History repeats itself, and at milestone intervals.
It was 100 years ago that President Warren Harding called for a return to normalcy. His vice president and successor, Calvin Coolidge, prickled at this loose expansion of the English language, but agreed with the sentiment.
After a series of traumatic events for the nation, including the Spanish flu pandemic, Harding knew that the nation needed to return to normal, starting with the government. In 1921, he called for a series of reforms which sound like they were written for 2021—cut government spending, cut taxes, and stop inflation.
Government spending is now, as it was then, out of control.
Federal spending increased by 89% during the pandemic and its share of America’s private sector output has skyrocketed to 45%, the highest since World War II before the latest shutdown recession. Despite tax receipts being at a nominal all-time high, the federal government is running record-breaking $3 trillion deficits with little help in sight.
Governments at all levels in the U.S. are now taking 34% of our private economy. This means that every year we work from Jan. 1 to May 4 just to pay our taxes. Meanwhile, inflation is also getting out of control. It is not only high, but accelerating.
At the current rate, prices will double in less than 14 years. And yet wages are moving in the other direction. While the general price level in June rose 5.4% from one year prior, average hourly earnings in the private sector adjusted for inflation fell 1.7%, hurting families’ purchasing power.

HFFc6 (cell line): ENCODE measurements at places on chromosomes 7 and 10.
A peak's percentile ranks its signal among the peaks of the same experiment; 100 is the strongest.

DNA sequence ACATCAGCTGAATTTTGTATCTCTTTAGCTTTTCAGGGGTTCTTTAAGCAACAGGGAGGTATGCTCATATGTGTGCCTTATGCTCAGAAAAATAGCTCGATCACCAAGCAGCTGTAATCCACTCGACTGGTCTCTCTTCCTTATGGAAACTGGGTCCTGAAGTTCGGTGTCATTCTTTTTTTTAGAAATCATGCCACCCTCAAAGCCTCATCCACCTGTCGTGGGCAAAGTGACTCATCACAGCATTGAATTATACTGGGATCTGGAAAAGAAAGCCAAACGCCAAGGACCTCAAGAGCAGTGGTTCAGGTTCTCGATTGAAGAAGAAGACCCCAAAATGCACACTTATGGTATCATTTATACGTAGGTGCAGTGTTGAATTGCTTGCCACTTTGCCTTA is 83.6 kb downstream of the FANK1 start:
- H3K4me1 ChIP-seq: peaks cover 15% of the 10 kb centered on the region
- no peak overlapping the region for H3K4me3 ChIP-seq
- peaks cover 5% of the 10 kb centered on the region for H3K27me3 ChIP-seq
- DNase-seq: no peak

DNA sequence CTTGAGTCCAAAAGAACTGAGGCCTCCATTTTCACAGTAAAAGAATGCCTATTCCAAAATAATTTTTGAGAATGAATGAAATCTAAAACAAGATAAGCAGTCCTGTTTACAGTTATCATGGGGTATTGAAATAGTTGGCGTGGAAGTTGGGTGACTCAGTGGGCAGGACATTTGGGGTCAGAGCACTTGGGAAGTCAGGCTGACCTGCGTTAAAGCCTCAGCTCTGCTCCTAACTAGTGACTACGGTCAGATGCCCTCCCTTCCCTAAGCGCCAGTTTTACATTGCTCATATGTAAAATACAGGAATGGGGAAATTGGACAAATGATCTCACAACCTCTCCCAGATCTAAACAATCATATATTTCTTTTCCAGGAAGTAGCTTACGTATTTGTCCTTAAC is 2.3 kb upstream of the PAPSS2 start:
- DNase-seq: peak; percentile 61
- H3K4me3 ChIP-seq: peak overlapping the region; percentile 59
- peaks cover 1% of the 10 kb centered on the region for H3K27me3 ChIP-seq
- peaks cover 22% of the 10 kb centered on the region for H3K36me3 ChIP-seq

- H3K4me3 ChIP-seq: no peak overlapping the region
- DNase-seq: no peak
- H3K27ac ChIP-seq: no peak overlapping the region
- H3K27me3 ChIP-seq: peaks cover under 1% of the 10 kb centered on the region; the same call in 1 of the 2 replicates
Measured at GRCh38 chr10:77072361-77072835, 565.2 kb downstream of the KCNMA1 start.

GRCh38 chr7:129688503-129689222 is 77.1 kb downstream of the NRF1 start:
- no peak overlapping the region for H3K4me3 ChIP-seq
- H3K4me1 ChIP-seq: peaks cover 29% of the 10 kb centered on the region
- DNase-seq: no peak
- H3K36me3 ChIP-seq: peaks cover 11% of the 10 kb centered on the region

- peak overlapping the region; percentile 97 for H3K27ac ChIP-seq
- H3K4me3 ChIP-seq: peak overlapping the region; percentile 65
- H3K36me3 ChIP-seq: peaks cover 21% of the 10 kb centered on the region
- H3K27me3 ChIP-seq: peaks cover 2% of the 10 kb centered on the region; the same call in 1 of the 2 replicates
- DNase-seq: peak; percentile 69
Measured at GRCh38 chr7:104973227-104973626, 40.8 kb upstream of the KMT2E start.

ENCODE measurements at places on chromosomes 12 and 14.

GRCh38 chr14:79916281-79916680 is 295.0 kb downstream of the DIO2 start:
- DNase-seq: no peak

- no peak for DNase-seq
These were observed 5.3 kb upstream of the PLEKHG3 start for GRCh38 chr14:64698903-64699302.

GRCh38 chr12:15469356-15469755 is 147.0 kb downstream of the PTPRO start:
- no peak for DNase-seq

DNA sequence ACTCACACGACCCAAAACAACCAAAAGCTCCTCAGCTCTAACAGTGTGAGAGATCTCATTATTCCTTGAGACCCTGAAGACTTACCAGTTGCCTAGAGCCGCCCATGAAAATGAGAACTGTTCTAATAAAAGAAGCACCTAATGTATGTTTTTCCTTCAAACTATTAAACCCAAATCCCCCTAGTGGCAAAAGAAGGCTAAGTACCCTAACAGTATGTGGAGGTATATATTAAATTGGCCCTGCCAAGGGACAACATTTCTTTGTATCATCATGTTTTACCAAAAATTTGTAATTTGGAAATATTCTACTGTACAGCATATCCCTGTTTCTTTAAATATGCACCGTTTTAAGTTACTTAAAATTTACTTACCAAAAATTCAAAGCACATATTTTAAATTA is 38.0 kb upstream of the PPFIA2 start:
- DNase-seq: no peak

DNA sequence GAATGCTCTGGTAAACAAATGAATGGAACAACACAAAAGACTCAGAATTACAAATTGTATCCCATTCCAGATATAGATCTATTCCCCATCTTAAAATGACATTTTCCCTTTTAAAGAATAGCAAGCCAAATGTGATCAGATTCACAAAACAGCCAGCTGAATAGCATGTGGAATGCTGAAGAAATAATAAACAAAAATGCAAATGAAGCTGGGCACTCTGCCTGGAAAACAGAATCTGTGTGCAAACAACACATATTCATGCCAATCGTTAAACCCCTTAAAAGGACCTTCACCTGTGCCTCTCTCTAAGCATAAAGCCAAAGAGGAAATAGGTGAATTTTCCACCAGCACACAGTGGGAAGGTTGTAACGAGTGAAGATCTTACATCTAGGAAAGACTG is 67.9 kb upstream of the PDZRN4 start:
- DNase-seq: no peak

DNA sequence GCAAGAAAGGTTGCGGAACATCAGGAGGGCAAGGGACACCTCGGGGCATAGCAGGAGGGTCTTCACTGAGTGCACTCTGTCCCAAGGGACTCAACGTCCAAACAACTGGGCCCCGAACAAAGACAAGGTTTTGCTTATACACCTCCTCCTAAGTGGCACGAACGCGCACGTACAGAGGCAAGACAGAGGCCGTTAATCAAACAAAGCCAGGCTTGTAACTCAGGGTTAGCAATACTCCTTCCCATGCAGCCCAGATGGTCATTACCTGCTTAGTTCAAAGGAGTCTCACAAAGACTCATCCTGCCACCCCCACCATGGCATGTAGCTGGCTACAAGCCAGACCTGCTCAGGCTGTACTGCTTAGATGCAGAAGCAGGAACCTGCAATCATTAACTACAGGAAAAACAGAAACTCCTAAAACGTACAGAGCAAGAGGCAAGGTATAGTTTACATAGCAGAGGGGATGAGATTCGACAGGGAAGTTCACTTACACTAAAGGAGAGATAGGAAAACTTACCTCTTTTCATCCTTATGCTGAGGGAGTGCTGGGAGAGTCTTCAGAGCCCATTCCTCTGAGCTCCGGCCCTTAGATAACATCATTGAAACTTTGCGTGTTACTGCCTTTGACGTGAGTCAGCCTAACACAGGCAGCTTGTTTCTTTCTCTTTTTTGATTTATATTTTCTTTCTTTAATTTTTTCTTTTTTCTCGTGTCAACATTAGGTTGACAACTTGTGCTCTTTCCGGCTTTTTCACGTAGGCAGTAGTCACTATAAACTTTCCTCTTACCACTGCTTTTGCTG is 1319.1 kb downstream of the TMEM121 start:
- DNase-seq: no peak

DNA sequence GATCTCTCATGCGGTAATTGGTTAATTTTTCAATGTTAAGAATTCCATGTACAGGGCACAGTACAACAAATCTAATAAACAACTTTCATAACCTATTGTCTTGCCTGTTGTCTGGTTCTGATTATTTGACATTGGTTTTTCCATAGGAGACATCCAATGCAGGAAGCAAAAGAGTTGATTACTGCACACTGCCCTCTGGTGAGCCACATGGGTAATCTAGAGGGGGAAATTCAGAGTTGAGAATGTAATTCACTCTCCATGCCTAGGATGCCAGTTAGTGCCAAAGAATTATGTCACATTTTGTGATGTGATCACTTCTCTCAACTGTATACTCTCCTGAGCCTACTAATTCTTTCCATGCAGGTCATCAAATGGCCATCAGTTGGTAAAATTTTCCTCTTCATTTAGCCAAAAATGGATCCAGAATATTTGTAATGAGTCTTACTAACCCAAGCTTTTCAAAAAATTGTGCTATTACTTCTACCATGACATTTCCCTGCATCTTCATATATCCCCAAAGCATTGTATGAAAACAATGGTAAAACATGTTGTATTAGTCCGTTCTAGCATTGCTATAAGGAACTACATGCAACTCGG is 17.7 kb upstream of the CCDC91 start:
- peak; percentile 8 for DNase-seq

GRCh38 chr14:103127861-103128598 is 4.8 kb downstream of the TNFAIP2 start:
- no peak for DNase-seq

Harding faced similar problems in 1921—government spending had ballooned because of World War I, taxes were punitively high, and the Federal Reserve (Fed) had caused rampant inflation. And yet, the Harding administration turned it around quickly. In the summer of 1921, exactly 100 years ago, Harding spoke using words that sound like they were written for today:
“There is not a menace in the world today like that of growing public indebtedness and mounting public expenditures,” he said. “There has seemingly grown up an impression that the public treasuries are inexhaustible things, and with it a conviction that no efficiency and no economy are ever to be thought of in public expense. We want to reverse things.”
This fiscal rule limits spending growth to a maximum rate of population growth plus inflation to keep federal expenditures below the average taxpayer’s ability to pay for them. This needed restraint would help curtail spending. Further cuts can then be made, targeting handouts that disincentivize work and welfare that traps people in poverty.
To provide tax relief at the federal level, Washington should cut marginal tax rates.
After Harding and Coolidge cut tax rates, tax revenue increased. The same phenomenon occurred when JFK, Reagan, Bush, and Trump cut tax rates, too. States should also move to cut taxes—and several states have already done so. Texas, with an abnormally high local property tax burden, should enact reforms to drastically reduce property taxes that are quite literally forcing Texans out of their homes.
To stop inflation, the Fed just needs to do what it did a century ago: It must stop furiously expanding the money supply.
Like it did in WWI, the Fed is currently acting as the financing arm of the radical growth in federal spending by purchasing a large share of government bonds—that should stop. The Fed also needs to return to its mission of price stability via a monetary rule, and nothing else. This means an end to targeting full employment and to engaging in social engineering, and a start to a monetary rule.
The effect of Harding’s and Coolidge’s reforms in the 1920s was a booming decade so prosperous that it resulted in the Roaring Twenties. The government ran a surplus and retired debt for every year of the decade. In the 1930s, the bad policies of the Hoover and Roosevelt administrations and associated Fed policy caused and prolonged the Great Depression.
If the nation implements similar reforms as those from a century ago, instead of the Biden administration’s proposals, then America can repeat her previous success. Reining in misdirected fiscal and monetary policy will bring a return to normalcy, so that we can let people prosper again.